It calls on Congress to expand Pell Grant eligibility to include “high-quality, short-term programs that provide students with a credential, certification, or license in a high-demand field.” Currently, only courses leading to a degree and some certification courses are eligible for the grants.

The Trump administration is the first in decades to focus heavily on the benefits of blue-collar jobs, many of which offer a solid wage, yet require less than degree-bearing post-secondary schooling.

“More Americans must be prepared for the jobs of tomorrow, and individuals returning to the classroom after years in the workforce need access to flexible, accelerated learning opportunities so they can support their family while securing the skills needed to excel,” said White House press secretary Sarah Sanders in a March 18 statement. “Unfortunately, many colleges and universities have not been providing Americans the education they need to succeed in a cost-effective manner.”

While the traditional four-year college route has been pushed by several previous administrations as the path du jour to career success, the growth in employer demand for degrees appears to have been overstated.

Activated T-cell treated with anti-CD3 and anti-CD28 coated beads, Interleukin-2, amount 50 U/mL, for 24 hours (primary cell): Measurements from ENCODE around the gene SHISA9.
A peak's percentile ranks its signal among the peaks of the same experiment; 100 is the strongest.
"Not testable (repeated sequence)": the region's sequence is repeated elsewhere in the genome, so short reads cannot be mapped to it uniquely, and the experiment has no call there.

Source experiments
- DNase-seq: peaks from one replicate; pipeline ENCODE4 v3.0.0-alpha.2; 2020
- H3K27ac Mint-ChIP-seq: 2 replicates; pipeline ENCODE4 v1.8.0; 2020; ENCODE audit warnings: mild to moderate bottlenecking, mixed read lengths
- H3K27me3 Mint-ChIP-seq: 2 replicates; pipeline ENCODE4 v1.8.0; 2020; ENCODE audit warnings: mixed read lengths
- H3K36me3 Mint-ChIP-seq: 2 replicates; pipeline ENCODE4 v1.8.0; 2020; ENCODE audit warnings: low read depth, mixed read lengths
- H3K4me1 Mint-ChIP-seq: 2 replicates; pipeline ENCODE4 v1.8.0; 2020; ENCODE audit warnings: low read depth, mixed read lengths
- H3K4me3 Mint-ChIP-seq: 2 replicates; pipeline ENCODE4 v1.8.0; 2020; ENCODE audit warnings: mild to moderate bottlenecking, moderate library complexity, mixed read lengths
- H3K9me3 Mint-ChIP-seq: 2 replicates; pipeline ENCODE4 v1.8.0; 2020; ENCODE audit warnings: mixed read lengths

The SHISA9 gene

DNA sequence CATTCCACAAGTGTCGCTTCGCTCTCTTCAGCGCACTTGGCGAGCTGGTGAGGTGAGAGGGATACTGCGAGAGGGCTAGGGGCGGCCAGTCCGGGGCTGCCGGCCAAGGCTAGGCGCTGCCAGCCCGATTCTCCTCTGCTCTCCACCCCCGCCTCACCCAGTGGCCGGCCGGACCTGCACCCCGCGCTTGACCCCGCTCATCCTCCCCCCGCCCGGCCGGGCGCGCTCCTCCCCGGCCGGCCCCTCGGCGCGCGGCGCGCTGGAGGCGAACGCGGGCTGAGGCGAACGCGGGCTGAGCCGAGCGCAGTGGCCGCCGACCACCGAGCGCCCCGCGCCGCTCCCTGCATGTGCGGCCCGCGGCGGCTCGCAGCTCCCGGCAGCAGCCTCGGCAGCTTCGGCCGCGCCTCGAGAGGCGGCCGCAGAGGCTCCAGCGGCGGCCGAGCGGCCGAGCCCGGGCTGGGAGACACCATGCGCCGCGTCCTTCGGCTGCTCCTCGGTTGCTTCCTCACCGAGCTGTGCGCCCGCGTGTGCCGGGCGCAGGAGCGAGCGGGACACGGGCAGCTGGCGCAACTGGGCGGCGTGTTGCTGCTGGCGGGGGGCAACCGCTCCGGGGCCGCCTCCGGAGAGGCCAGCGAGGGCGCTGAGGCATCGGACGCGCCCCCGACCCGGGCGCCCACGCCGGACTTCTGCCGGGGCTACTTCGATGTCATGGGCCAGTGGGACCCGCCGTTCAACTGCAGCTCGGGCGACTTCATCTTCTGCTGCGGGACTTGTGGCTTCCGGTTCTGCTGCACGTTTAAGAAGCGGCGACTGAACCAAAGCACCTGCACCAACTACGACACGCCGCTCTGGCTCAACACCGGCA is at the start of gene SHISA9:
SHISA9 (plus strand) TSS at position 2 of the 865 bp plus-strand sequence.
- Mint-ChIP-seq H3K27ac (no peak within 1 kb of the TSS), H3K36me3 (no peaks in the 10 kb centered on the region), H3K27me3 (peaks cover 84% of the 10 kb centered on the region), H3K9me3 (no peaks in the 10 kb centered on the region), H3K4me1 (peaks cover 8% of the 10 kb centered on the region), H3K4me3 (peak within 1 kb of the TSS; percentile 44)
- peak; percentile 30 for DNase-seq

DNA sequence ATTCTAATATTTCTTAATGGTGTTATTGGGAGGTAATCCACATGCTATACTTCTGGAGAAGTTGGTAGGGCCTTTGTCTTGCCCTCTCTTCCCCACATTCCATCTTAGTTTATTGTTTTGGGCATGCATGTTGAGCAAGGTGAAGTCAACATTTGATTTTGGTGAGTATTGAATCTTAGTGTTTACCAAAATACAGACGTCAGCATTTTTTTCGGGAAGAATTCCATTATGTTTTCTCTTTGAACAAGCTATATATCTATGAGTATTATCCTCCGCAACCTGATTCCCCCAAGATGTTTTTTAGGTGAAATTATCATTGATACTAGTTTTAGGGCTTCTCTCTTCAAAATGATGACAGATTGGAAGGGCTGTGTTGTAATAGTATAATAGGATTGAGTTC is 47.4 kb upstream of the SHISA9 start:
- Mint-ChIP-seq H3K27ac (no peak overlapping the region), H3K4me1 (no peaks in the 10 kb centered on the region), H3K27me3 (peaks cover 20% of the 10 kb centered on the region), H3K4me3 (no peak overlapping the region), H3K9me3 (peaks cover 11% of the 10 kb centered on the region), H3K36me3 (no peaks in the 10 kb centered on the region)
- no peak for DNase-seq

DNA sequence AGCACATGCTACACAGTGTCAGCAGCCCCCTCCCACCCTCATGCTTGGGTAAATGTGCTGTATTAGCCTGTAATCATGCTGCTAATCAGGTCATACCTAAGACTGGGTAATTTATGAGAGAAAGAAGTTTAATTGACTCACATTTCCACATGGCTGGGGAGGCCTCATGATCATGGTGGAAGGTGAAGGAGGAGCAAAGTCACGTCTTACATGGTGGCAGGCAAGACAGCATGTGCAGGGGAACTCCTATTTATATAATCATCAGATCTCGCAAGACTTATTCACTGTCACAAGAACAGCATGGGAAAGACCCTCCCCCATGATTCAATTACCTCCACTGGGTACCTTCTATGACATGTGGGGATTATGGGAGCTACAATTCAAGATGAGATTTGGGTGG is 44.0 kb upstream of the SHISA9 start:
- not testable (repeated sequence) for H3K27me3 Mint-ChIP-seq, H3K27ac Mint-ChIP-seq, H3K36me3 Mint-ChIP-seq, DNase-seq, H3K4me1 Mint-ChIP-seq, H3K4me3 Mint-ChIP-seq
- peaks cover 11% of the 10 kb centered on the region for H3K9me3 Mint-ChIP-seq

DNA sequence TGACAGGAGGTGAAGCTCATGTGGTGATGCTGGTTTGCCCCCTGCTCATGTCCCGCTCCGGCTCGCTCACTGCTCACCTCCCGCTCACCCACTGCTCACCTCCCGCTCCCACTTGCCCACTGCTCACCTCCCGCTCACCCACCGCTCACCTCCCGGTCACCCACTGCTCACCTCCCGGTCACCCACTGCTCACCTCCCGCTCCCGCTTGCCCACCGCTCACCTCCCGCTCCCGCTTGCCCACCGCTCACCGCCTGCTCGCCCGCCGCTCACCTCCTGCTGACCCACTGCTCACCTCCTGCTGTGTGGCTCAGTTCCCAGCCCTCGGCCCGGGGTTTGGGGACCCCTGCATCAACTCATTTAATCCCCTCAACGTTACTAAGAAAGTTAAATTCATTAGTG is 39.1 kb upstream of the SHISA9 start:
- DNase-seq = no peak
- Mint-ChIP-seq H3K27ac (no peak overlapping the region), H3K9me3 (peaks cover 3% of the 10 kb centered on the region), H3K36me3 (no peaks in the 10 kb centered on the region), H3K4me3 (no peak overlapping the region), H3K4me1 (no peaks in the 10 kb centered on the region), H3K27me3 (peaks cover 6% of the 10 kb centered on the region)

In 1992, 37 percent of jobs required at least an associate college degree, while in 2020, that number was projected to reach 47 percent, according to a 2014 Georgetown Center study (pdf). However, less than 28 percent of jobs actually required a college degree at entry level, based on May 2016 data by the Bureau of Labor Statistics.

“To be able to service the cloud may require 18 months of post-secondary credentialing, not a four-year college degree,” Ivanka Trump said in August. “We also, in this country, have a great need for plumbers and electricians and welders, and these are occupations that are incredibly lucrative and in high demand.”

The American economy had 7.6 million job openings in January with more than 6.2 million unemployed Americans looking for jobs, not to mention the nearly 5.2 million who’d like a job but haven’t sought one out recently.

Shared Responsibility, Prior Learning